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Guest editorial: Is clean water a legislative priority?

That dull thud sound you hear is the clean water funding can being kicked down the legislative road.
After rejecting the governor’s plan to use revenue from estate and property tax revenues, Democrats in the House and Senate fought over dueling funding sources with the House proposing a tax on cloud computing and veterinary supplies, and the Senate suggesting an increase in the rooms and meals tax from 9 to 10 percent. Howls of protest erupted over both and support withered. 
Despite the fact that clean water has been identified as one of the state’s key objectives (and one mandated by the Environmental Protection Agency), legislators have been unable to commit to a dedicated funding source even as the session’s end drew close.
An announcement by the Joint Fiscal Office that the state expected a $55 million budget surplus saved the day. Suddenly, Legislators saw the largesse as their way out. They could use the extra tax revenue to fill the $7 million gap needed to fund the clean up for a year, which would also mean not having to raise any tax, or to cut elsewhere. Everybody wins.
For the moment.
It’s reasonable to assume a $50 million-plus overage is enough to take care of next year’s funding needs, which is the assumption legislators are making, but they have still not identified a source of dedicated funding to meet future needs, needs that will extend for another two decades.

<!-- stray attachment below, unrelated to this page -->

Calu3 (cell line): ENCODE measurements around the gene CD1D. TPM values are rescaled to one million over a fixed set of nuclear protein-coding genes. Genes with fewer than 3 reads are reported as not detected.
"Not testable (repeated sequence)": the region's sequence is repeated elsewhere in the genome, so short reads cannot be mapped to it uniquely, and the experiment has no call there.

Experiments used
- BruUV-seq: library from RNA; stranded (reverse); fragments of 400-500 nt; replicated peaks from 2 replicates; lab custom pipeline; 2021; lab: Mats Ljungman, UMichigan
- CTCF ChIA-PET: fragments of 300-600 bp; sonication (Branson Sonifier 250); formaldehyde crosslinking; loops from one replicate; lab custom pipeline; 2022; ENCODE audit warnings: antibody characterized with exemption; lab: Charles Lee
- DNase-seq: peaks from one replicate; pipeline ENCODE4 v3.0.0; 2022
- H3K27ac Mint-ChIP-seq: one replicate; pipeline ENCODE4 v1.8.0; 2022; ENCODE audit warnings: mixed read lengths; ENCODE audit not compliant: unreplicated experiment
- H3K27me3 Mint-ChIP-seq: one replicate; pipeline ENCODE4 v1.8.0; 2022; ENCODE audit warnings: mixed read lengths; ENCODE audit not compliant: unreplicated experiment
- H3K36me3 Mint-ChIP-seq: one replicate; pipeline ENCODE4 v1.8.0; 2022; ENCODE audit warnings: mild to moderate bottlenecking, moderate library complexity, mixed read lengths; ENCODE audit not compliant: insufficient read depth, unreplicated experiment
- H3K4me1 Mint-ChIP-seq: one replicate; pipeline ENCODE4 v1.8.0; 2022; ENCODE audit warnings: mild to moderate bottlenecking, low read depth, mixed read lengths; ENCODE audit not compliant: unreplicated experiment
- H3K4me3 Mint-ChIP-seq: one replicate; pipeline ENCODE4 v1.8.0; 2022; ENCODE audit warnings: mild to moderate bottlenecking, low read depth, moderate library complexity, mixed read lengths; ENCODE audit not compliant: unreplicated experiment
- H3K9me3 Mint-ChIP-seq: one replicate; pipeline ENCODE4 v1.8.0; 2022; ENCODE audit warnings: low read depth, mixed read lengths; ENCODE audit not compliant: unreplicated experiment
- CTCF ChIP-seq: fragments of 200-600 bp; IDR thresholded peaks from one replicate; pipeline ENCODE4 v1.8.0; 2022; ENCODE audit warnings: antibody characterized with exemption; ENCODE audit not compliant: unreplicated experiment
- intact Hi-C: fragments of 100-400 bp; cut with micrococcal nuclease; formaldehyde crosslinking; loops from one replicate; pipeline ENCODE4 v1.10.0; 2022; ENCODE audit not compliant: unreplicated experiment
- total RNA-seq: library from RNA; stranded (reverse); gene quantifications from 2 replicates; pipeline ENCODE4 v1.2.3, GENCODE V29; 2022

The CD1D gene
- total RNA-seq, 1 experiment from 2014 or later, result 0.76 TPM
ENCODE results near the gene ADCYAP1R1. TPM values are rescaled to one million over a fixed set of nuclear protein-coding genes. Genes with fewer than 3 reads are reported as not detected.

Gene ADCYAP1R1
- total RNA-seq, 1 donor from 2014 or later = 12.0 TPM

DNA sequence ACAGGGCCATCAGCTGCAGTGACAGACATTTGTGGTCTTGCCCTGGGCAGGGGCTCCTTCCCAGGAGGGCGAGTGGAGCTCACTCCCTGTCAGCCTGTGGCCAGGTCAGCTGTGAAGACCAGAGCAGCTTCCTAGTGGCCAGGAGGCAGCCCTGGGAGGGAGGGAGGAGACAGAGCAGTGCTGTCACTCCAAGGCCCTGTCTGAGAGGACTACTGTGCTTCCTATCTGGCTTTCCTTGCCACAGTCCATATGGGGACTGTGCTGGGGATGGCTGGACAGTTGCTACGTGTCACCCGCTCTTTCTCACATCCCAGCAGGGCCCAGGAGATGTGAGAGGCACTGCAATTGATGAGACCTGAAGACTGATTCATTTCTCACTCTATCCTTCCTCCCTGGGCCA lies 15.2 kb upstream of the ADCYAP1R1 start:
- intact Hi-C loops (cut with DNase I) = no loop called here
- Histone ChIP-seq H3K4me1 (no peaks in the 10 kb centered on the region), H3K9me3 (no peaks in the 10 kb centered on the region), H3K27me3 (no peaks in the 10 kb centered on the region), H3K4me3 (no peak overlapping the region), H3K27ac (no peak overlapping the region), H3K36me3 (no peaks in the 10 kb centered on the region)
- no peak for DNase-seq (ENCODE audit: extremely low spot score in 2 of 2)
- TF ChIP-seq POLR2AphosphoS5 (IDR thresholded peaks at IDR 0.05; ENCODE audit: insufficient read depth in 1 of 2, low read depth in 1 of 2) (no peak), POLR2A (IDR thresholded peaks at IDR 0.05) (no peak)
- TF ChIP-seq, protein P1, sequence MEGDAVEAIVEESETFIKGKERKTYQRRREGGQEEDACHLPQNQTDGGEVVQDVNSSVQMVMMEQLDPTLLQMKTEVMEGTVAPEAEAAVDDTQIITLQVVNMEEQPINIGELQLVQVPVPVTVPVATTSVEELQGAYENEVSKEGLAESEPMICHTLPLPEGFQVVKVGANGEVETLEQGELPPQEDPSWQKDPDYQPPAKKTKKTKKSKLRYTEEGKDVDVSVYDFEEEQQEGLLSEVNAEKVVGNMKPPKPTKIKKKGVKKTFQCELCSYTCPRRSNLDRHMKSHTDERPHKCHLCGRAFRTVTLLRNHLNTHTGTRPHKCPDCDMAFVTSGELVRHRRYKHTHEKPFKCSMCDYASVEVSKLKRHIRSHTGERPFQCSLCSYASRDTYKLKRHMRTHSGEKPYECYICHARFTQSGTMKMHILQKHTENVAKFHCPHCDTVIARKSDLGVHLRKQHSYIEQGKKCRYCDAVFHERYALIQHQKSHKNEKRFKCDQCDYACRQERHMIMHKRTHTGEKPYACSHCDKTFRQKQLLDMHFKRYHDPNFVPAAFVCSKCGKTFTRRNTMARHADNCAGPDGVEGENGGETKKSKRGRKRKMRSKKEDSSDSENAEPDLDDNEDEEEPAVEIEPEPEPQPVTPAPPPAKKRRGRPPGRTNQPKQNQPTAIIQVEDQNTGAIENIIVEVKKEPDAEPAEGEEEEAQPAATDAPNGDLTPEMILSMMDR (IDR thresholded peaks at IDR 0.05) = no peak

That means legislators will need to tap $10 million to $15 million from the General Fund to meet the clean water program’s obligations each year. Because they is no dedicated fund, legislators will find themselves embroiled in the same debate next year, and the various clean water programs will do battle with the hundreds of other programs competing for the same dollars.
This is why budget writers don’t generate budgets based on lofty revenue forecasts. Too often they don’t pan out.
It’s true legislators don’t have to dedicate a funding source for a program to be funded. But it helps. Immeasurably. To pretend otherwise is pure sophistry. Legislators know that.
What we can expect was articulated by Sen. Ann Cummings, chair of the Senate Finance Committee: “If the revenues don’t continue to grow, and they probably won’t over the lifespan of cleaning up the lake, we will have to find additional revenue.” 
That’s not a maybe. It’s a dead certainly. We’re over 10 years into a bull market. Not only can we expect a recession at some point, we can also depend on continued budget pressures. The circumstances that gave us the $55 million surplus are also capable of giving us a $55 million deficit. Priorities also change. What seems essential in one political moment isn’t the next.
This understanding should drive our legislators to commit to a dedicated funding source, as they had been trying to do for the past couple of years. Otherwise, we will flit from one year to the next cobbling things together, putting at risk our need to clean the state’s waters. The surplus let legislators off the hook this year, but a dedicated funding source is what voters should demand, lest we keep kicking the can down the road, again and again.
Emerson Lynn 

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